Synopses & Reviews
At one time, Asa Philip Randolph (1889-1979) was a household name. As president of the all-black Brotherhood of Sleeping Car Porters (BSCP), he was an embodiment of Americas multifaceted radical tradition, a leading spokesman for Black America, and a potent symbol of trade unionism and civil rights agitation for nearly half a century. But with the dissolution of the BSCP in the 1970s, the assaults waged against organized labor in the 1980s, and the overall silencing of labor history in U.S. popular discourse, he has been largely forgotten among large segments of the general public before whom he once loomed so large. Historians, however, have not only continued to focus on Randolph himself, but his role (either direct, or via his legacy) in a wide range of social, political, cultural, and even religious milieu and movements. The authors of Reframing Randolph have taken Randolphs dusty portrait down from the wall to reexamine and reframe it, allowing scholars to regard him in new, and often competing, lights. This collection of essays gathers, for the very first time, many genres of perspectives on Randolph. Featuring both established and emergent intellectual voices, this project seeks to avoid both hagiography and blanket condemnation alike. The contributors represent the diverse ways that historians have approached the importance of his long and complex career in the main political, social, and cultural currents of twentieth-century African American specifically, and twentieth-century U.S. history overall. The central goal of Reframing Randolph is to achieve a combination of synthetic and critical reappraisal.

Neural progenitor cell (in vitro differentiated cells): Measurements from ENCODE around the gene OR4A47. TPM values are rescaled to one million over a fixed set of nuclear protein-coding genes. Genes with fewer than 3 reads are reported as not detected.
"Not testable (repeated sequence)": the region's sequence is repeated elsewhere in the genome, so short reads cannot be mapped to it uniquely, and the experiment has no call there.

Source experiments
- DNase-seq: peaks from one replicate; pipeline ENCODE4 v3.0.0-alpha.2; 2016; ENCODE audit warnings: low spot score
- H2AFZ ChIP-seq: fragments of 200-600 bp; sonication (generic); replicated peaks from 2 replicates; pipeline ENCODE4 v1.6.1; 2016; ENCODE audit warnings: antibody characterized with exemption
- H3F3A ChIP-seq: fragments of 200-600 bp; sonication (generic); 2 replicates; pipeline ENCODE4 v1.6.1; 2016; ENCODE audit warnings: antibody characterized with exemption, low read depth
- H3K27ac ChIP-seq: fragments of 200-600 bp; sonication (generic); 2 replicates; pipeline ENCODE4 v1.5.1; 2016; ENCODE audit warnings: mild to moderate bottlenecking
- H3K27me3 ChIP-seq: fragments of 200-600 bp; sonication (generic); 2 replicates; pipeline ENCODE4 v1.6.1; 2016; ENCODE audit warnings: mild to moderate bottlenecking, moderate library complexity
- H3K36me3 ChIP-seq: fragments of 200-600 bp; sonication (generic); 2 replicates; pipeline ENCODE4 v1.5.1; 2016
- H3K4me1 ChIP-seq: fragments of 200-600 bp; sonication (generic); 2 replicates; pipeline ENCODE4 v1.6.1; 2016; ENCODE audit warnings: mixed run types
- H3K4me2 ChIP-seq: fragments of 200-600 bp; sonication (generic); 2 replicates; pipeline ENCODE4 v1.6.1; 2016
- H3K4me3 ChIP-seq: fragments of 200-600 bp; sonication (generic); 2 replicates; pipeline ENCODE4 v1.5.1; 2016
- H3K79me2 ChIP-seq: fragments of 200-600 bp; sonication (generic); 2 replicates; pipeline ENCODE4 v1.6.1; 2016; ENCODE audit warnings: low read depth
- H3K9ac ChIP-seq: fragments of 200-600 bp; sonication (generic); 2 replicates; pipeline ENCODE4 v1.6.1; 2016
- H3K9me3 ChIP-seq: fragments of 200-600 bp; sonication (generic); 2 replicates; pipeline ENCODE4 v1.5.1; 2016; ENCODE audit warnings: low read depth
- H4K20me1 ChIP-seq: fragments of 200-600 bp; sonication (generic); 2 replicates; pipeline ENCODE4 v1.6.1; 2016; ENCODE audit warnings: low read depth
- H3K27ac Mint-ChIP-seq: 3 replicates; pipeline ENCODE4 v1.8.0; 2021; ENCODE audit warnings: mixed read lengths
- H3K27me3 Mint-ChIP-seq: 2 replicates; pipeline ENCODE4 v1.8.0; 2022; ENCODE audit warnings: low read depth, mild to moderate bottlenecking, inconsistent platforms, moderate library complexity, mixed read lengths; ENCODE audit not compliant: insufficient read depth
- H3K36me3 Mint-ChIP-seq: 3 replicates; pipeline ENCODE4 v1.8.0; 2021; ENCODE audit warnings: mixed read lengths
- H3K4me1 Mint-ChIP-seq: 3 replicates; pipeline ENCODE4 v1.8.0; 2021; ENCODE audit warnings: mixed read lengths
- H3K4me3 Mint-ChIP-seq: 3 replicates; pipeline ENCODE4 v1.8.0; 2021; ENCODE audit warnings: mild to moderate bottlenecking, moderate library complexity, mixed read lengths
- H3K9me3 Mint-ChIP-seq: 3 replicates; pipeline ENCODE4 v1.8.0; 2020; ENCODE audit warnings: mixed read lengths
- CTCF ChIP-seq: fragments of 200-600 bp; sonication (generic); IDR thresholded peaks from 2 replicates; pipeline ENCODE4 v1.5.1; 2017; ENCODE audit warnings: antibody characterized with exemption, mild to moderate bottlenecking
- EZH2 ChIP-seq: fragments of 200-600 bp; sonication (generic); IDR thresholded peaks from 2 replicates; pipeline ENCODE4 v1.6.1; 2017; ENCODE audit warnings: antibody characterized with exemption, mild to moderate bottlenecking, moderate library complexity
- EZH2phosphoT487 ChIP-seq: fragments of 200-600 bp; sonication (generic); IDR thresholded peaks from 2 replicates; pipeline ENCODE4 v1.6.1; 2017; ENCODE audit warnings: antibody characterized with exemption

"The essays in this important collection . . . probe the breadth and depth of Randolph's social, economic, and political beliefs and leadership commitments during his path breaking —yet often contentious—career. . . . The collection not only reinterprets Randolph and reframes his place in history, thus complicating our understanding of Randolph in his time, but suggests ways his legacy speaks to struggles for economic and social justice in our time."-Beth T. Bates,Wayne State University
"Reframing Randolph is a terrific examination of one of the twentieth centurys most important social and political figures. Along with a stellar list of contributors, Kersten and Lang provide an unmatched assessment of Randolphs social and political activism and labor organizing that uncovers important new insights and exposes critical nuances of his thought and character."-Cornelius L. Bynum,author of A. Philip Randolph and the Struggle for Civil Rights
About the Author
is Dean of the College of Letters, Arts, and Social Sciences at the University of Idaho. Clarence Lang
is Associate Professor of African & African American Studies, and American Studies, at the University of Kansas. He is the author of Grassroots at the Gateway: Class Politics and Black Freedom Struggle in St. Louis, 1936-75.